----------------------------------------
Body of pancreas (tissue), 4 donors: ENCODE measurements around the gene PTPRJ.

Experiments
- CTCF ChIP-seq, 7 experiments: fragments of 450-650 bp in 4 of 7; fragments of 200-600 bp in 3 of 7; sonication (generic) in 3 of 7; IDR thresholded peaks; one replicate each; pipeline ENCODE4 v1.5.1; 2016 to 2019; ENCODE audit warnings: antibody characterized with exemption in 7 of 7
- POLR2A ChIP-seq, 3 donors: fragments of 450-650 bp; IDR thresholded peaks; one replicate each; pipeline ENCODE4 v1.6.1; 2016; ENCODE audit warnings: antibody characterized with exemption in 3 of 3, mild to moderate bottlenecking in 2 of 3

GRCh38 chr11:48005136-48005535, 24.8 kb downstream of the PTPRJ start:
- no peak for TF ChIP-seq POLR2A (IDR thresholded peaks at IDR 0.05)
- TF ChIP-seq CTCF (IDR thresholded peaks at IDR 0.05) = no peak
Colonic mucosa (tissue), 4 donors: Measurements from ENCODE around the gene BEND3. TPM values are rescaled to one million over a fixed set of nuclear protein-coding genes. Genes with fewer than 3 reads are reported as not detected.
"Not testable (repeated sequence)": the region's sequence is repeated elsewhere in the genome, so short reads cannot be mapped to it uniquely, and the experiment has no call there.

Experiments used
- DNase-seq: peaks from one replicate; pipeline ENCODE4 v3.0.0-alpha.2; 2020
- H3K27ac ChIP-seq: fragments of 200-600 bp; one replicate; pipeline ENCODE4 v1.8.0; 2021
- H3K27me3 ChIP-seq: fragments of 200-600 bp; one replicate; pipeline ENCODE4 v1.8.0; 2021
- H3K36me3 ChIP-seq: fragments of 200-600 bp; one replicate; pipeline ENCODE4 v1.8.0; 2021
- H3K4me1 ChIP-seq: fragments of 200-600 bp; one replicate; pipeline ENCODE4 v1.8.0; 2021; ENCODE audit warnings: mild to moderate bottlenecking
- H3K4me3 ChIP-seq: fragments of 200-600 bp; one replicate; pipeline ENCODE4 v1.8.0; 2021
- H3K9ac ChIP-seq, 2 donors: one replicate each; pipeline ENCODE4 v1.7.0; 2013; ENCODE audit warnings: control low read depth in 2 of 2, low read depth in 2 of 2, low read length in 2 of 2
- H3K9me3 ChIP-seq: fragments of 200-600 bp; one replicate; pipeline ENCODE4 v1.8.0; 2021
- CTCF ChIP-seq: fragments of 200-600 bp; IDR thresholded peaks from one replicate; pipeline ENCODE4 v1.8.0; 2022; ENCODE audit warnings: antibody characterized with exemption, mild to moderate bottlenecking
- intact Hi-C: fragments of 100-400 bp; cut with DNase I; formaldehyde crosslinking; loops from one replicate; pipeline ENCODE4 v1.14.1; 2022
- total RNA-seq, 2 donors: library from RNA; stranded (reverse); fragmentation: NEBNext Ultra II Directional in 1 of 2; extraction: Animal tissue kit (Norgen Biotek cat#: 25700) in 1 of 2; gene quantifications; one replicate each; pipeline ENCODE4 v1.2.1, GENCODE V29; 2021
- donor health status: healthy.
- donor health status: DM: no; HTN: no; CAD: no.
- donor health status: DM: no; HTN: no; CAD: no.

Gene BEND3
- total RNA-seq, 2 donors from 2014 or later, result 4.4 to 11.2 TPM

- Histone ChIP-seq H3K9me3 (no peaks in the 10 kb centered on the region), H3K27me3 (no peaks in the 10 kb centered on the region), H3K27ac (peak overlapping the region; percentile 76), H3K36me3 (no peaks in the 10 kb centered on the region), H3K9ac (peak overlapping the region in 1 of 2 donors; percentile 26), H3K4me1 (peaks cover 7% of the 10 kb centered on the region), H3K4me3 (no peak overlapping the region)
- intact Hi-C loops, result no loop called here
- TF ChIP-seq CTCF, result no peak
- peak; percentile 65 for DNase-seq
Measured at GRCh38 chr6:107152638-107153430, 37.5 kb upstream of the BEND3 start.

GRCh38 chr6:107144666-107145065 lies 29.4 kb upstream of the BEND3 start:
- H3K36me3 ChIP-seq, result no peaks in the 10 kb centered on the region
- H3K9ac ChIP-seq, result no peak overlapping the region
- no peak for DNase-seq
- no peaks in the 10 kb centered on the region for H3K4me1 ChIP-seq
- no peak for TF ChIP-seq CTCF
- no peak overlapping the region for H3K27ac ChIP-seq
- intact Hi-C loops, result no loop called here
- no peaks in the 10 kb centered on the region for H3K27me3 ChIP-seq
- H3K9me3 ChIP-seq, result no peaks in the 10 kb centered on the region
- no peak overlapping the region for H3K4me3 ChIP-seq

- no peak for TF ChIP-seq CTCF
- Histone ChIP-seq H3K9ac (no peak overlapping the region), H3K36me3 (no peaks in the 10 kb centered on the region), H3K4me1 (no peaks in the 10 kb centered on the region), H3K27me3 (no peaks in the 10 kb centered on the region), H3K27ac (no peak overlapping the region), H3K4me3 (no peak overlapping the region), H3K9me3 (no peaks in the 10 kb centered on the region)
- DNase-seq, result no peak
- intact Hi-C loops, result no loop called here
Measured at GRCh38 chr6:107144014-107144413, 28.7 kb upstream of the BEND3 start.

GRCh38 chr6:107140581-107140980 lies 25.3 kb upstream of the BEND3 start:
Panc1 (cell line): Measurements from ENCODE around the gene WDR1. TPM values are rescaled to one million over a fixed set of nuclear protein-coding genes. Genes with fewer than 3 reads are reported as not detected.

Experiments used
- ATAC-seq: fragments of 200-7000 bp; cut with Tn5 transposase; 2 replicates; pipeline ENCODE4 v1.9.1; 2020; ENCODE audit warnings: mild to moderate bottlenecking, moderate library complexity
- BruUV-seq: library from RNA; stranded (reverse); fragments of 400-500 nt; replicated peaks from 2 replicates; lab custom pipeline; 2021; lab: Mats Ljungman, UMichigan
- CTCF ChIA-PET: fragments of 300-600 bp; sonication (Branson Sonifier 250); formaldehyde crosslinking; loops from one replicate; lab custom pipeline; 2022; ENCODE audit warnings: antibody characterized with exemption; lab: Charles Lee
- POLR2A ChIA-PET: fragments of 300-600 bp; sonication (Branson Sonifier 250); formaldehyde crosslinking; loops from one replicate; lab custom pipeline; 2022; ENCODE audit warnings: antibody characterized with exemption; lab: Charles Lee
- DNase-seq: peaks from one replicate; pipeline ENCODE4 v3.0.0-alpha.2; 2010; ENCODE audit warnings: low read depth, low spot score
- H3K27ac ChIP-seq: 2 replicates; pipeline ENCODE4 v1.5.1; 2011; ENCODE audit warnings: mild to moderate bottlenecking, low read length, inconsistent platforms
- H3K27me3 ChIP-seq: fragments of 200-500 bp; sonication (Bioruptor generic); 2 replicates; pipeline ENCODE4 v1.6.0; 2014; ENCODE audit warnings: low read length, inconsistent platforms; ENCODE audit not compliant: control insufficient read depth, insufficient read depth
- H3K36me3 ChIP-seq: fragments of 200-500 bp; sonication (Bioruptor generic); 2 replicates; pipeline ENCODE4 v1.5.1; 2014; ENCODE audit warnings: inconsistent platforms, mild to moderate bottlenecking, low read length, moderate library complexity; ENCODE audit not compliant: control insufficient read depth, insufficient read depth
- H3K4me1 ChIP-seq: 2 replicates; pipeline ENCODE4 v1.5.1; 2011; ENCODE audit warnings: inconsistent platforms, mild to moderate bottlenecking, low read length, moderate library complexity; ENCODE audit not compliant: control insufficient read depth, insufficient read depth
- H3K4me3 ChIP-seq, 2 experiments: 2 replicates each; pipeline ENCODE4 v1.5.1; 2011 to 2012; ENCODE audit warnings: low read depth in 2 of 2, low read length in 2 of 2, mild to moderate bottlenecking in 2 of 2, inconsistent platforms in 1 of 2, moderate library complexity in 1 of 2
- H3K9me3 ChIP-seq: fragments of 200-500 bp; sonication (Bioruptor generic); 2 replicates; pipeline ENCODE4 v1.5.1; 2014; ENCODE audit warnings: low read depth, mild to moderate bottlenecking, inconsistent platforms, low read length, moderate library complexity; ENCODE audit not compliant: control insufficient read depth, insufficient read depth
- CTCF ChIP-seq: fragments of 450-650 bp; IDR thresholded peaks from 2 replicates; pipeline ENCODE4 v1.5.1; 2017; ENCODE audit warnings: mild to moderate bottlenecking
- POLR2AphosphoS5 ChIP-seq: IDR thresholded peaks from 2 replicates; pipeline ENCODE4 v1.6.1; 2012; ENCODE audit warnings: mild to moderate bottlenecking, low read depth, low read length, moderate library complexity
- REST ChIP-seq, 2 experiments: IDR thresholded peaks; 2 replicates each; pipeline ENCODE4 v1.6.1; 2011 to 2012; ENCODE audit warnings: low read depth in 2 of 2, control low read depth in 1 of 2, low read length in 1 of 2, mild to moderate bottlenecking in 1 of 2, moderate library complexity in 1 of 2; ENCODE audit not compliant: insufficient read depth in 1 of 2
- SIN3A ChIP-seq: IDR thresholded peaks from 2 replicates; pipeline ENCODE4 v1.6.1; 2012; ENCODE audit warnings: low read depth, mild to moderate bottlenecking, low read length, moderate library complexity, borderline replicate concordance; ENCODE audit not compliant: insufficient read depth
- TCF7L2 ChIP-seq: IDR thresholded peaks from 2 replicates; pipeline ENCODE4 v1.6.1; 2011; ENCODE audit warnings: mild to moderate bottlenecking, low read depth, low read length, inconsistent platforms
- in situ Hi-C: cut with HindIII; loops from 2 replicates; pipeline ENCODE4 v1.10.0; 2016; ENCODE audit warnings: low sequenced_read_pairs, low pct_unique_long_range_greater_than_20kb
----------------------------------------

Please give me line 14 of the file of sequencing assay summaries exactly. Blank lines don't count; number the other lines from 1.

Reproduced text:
- H3K36me3 ChIP-seq: fragments of 200-600 bp; one replicate; pipeline ENCODE4 v1.8.0; 2021